When I decided I was going to attempt to sell fire trucks my greatest frustration was going somewhere that siad they wanted to buy an engine and walking in to find they had no wish list or something so minimal that it was no help at all. I figured it wasn't my job to talk you into anything, it was my job to listen and perhaps throw out an idea here or there. If I esign the truck and it isn't what you wanted or needed it is definitely my fault, if after talking to you you still buy something that isn't what you want or need then it is your fault.

    No, I don't sell fire trucks anymore. I found it really wasn't for me.
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    Quote Originally Posted by Kabutler515 View Post
    Thanks for all the input! Our coverage area is mostly rural with two villages This here is a good reason to have pumping option ____________> couple hotels. This here is a good reason to have pumping option ____________>We have an Industrail park. We run the state turnpike.
    My main issue with this is the main reason they say we need a ladder with a pump is "if the ladder is the first on scene we can't do any thing until the engine gets there"! My response is usually a head shake and "Wow"!!
    We have a good mutual aid response.
    That why I posted this is to see what other departments are doing and have done!
    There's a lot of good information and points that I am getting so thanks!
    Read the marked areas.

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    Quote Originally Posted by SuperFire123 View Post
    Read the marked areas.
    In and of themselves, the 2 things you highlighted are not justifications for a quint. It is dependent on number of apparatus, specifically engines, and staffing. If they have enough engines then buying a quint simply because it may, possibly, someday, maybe, if a conflagration occurs, have to supply itself makes no sense at all. If they are down on pumping capacity then perhaps it makes sense to buy a quint. I can't see any reason at all, and especially in a rural setting, to buy a ladder truck with a pump and no onboard water. Talk about a morphodite if you are buying it to be able to pump if it arrives first or alone at a fire.
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    Quote Originally Posted by FyredUp View Post
    When I decided I was going to attempt to sell fire trucks my greatest frustration was going somewhere that siad they wanted to buy an engine and walking in to find they had no wish list or something so minimal that it was no help at all. I figured it wasn't my job to talk you into anything, it was my job to listen and perhaps throw out an idea here or there. If I esign the truck and it isn't what you wanted or needed it is definitely my fault, if after talking to you you still buy something that isn't what you want or need then it is your fault.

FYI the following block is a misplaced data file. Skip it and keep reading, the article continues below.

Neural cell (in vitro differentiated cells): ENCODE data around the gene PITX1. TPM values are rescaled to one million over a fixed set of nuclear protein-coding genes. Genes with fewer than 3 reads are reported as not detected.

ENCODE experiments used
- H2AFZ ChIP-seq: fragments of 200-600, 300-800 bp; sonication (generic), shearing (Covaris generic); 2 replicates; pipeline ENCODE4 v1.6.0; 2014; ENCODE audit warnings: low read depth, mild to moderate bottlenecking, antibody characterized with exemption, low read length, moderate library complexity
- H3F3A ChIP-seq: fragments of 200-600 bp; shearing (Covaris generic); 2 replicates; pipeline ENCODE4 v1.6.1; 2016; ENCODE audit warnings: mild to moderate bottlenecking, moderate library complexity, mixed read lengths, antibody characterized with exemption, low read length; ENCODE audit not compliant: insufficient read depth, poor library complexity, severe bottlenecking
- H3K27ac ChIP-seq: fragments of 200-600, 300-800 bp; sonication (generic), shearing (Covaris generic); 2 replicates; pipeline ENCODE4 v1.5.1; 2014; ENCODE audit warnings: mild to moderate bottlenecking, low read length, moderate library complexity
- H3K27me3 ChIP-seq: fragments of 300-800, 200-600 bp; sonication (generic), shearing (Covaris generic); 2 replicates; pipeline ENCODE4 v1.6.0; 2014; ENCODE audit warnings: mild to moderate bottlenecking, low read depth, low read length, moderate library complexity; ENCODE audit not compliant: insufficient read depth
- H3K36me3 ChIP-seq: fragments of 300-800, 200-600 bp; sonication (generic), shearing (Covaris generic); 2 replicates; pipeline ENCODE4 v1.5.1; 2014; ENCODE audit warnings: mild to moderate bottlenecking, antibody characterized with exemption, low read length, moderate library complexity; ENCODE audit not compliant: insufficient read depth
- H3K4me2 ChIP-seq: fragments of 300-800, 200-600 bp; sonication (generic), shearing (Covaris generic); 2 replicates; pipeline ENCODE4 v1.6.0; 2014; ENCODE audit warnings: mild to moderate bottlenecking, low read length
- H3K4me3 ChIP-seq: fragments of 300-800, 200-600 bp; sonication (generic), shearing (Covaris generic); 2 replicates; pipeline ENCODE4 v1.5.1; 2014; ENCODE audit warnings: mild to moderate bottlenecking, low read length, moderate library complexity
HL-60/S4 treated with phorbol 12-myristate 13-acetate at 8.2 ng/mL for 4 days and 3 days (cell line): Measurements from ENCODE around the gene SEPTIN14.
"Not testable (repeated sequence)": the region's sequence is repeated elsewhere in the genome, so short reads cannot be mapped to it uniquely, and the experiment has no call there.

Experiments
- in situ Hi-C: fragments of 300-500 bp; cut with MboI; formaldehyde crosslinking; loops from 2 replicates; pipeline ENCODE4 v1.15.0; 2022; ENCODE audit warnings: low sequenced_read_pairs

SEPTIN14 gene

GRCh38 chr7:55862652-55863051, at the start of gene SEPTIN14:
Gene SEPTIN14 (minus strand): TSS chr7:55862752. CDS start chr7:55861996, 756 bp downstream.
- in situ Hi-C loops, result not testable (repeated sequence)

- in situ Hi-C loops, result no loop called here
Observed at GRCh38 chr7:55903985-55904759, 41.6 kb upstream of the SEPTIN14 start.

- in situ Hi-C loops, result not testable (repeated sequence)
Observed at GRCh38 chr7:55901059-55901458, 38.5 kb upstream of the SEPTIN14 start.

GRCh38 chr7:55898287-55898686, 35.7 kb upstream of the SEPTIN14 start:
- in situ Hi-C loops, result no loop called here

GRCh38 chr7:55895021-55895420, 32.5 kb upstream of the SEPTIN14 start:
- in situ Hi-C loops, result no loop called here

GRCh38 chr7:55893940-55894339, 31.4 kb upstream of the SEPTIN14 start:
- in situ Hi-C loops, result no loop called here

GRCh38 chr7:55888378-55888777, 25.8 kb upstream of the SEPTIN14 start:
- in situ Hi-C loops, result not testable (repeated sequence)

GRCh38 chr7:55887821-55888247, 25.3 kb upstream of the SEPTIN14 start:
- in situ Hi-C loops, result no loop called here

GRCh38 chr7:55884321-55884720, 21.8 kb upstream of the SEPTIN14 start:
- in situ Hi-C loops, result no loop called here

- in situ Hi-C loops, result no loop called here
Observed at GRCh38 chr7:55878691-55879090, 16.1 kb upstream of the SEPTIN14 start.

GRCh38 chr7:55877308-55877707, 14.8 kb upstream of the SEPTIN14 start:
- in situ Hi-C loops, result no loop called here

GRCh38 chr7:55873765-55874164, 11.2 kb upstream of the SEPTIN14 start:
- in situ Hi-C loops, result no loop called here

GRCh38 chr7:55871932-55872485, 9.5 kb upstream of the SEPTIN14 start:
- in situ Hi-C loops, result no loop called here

No, I don't sell fire trucks anymore. I found it really wasn't for me.
    I would think this would be a troubling predicament for anyone who is passionate about the fire service. So many varying opinions, and situation that what works well in one dept may not in another for numerous factors.

    Some FD's have no clue what they want or need, just they can't run the old truck anymore and need to replace it. They often only look as far as their nearest mutual aid (that they think is worthy) and at the magazines on the dayroom table and shoot from the hip. I know of many Fd's that go into sales meeting knowing only the type of apparatus (ladder, engine, rescue, tanker) and the amount they have budgeted.

    Others go all out to ensure they're specs represent the mission of the apparatus and are typically more knowledgeable than many of the salesmen who come calling.

    We have one local salesman who we had great dealings with, who knew the products and the options and was a true help in the process, but then ended up being totally off putting to a a few other local FD's. It may have been that he misread the audience in at least one case and went in too strong. I can imagine a salesman must be very patient and laid back until he knows the politics of the room. This tends to be hard for firefighters who end up in sales, as we tend to be pretty forward leaning.

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    I sold used apparatus for a while, and a couple of times I refused to sell a vehicle to a department because it was way off base to their needs/area. P!ssed em off big time. A couple threatened to sue me.